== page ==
4 October 2015

Forced Entertainment 2014 (Act I: revenue)

Speak Bitterness (2004)

Forced Entertainment have been doing whatever the hell they want since 1984, which is an impressive durational piece in itself. Taking into account the work that they've produced over that time, you'd be hard pressed to find a company that has succeeded in confounding audience members worldwide so consistently. Luckily, their accounts are devoid of the signature confusion/laughter dynamic and provide some valuable insight into how Forced Entertainment work when they aren't at play.

The revenue streams are certainly nice and simple:

In 2014, the only grant received was the ACE Portfolio grant and this level of funding has been confirmed out to 2018. For an organisation with 'Theatre' listed as their discipline within the portfolio, Forced Entertainment's grant is below the mean, which was £579,056 for 2013/2014. That number is slightly skewed by the enormity of the grants provided for The RSC and The National but even without the two behemoths included, it's still well below the adjusted figure of £386,059. The ACE Portfolio grant was also the bulk of grant revenue in 2013, although they did receive £103 from The British Council that year. What's good about this is that Forced Entertainment don't have to manage a web of funding relationships: operationally they can be much more efficient.

The Investment Income isn't something highlighted in previous posts, normally lumping it in with 'Other Income' is sufficient since it's such a small percentage of revenue for arts organisations. Since most organisations keep reserve funds and money sitting around doing nothing is of little use artistically or financially, it makes sense to try and make it work a little harder. However, the income number will always be low across non-profit arts organisations since the primary activities of the organisation are artistic and not financial hence investment activities are limited according to policy set by Trustees/Directors.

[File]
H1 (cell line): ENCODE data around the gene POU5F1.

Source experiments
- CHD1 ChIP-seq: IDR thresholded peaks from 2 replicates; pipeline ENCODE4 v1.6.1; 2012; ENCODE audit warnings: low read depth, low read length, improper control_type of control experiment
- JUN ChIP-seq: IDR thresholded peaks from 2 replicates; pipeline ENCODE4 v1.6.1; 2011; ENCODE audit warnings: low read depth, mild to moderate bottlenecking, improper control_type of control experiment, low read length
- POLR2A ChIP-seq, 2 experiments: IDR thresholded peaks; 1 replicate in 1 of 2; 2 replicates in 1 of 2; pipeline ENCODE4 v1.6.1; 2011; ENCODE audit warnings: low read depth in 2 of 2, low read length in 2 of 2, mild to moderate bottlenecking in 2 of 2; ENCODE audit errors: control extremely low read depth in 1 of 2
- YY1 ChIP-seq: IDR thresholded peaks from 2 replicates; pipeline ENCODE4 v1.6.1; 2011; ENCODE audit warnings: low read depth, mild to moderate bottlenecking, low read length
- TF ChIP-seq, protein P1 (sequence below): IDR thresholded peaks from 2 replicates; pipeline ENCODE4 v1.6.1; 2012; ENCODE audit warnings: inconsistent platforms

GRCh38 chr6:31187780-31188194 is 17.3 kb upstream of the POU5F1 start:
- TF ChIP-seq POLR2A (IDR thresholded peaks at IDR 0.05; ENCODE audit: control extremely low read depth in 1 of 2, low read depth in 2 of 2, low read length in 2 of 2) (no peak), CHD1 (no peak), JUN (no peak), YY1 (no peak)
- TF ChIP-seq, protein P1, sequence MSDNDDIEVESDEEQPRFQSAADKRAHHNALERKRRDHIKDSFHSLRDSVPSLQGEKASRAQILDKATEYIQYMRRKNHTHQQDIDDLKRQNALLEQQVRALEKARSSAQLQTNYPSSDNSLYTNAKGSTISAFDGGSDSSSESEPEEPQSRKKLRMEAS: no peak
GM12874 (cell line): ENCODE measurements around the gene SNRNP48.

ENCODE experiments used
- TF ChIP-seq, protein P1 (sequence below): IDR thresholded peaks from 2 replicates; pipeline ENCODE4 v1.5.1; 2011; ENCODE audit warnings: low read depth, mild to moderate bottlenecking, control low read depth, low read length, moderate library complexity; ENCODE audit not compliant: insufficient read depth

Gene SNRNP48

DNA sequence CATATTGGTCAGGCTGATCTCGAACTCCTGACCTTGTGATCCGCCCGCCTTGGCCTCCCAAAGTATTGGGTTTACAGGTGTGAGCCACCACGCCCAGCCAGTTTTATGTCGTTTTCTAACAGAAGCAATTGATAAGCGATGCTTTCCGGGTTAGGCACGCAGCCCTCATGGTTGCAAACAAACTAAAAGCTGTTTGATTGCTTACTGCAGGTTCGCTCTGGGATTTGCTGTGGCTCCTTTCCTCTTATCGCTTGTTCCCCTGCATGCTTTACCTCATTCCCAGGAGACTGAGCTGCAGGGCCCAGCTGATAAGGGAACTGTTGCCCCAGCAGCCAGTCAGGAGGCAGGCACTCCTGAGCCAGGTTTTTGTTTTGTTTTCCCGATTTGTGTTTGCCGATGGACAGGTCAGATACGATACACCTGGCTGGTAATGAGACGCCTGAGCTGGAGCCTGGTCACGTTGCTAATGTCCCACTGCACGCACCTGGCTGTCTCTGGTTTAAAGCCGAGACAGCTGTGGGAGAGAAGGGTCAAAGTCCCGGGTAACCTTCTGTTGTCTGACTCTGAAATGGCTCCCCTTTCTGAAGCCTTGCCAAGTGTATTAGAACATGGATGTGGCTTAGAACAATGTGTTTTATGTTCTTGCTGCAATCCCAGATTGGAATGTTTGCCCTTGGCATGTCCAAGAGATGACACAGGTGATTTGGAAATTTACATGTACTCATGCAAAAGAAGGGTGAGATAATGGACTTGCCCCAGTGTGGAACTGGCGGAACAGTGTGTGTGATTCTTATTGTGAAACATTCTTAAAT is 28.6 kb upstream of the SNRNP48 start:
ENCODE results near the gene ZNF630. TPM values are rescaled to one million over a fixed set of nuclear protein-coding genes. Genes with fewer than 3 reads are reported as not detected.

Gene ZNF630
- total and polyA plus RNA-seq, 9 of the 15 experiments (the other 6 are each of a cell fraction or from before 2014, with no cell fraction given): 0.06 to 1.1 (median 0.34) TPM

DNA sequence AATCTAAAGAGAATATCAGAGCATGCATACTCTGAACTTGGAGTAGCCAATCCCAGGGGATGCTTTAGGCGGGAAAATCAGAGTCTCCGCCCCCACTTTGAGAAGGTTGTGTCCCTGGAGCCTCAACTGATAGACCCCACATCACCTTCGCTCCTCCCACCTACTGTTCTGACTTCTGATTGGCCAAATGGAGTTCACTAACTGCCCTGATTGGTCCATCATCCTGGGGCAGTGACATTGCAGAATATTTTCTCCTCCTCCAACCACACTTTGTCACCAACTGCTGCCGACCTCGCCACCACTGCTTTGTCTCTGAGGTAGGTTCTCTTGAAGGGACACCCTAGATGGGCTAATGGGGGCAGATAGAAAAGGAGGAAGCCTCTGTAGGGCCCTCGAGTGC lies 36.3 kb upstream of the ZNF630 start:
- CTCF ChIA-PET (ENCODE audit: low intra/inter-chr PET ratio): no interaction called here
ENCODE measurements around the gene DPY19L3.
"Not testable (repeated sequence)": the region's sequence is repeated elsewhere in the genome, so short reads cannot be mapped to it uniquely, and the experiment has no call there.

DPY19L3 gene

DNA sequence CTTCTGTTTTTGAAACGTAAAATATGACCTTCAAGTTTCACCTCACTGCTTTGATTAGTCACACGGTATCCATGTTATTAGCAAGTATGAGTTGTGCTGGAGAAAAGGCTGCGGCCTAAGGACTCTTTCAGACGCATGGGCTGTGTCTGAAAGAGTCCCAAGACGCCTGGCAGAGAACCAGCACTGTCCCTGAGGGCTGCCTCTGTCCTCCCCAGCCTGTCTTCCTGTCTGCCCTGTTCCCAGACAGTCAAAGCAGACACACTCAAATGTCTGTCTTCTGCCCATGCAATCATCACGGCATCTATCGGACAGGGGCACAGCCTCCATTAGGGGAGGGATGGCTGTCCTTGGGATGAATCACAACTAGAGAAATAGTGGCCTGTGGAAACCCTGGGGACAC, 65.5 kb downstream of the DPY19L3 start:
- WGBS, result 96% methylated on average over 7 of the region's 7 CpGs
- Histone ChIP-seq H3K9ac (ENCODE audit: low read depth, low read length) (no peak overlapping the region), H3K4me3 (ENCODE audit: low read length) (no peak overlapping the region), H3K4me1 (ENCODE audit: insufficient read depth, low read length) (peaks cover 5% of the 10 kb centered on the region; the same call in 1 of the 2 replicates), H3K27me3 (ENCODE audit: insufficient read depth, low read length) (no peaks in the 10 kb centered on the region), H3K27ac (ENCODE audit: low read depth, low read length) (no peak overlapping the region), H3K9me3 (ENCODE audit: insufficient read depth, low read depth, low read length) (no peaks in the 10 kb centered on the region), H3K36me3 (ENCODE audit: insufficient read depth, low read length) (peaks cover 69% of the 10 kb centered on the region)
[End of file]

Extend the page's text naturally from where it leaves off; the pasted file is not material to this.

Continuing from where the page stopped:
If you sum the cash reserves held by the ~165 ACE portfolio organisations with 'Theatre' listed as their primary discipline, the result is a lot of money (conservative guess of £200k average reserve x 165 orgs = £33mil) currently invested in the arts that is not seeing a cultural return but serves as passive 'protection'. You could argue that such thinking discourages the risks that should be taken to fuel the growth of the sector and that in reality, 3 month's running costs is not going to save any organisation if the ship starts sinking because all organisations are linked into the same economy: if one organisation is struggling then it's likely others are. It follows that if everyone is battening down the hatches then 3 months is simply not enough time to secure new emergency funding streams because those roads will be cut off from all parties. The illusion of safety given by inadequate reserves is potentially more dangerous than not having them at all. You'd have to be a real doom-monger to argue that though...

Returning to the revenue streams, the good news for Forced Entertainment is that although their revenue streams are simple, their reliance on ACE is relatively low and their portfolio grant represents only 39% of their revenue. Compare this to The Gate's 2014 ratio where the portfolio cash was 43% of revenue and Paines Plough's 46% of revenue. The other good news is that Touring and Production income has seen a substantial rise year on year, allowing for modest growth despite the reduction in Sundry and Agency Income.

Growth can be a thorny issue for an organisation as established as Forced Entertainment and although the reliance on ACE is low, the amount of funding received will not drive future growth in itself (unlike in an organisation like Paines Plough who at the time of writing have just been awarded £750k over 3 years to tour new writing with The Roundabout, no doubt ensuring future additional funding as their footprint continues to expand). Although Forced Entertainment's revenues have grown year on year (up from £586,000 in 2011 to £655,922 in 2014), future revenues will likely follow the same organic growth pattern (seemingly due to audience growth overseas) unless a major strategic step-change is made.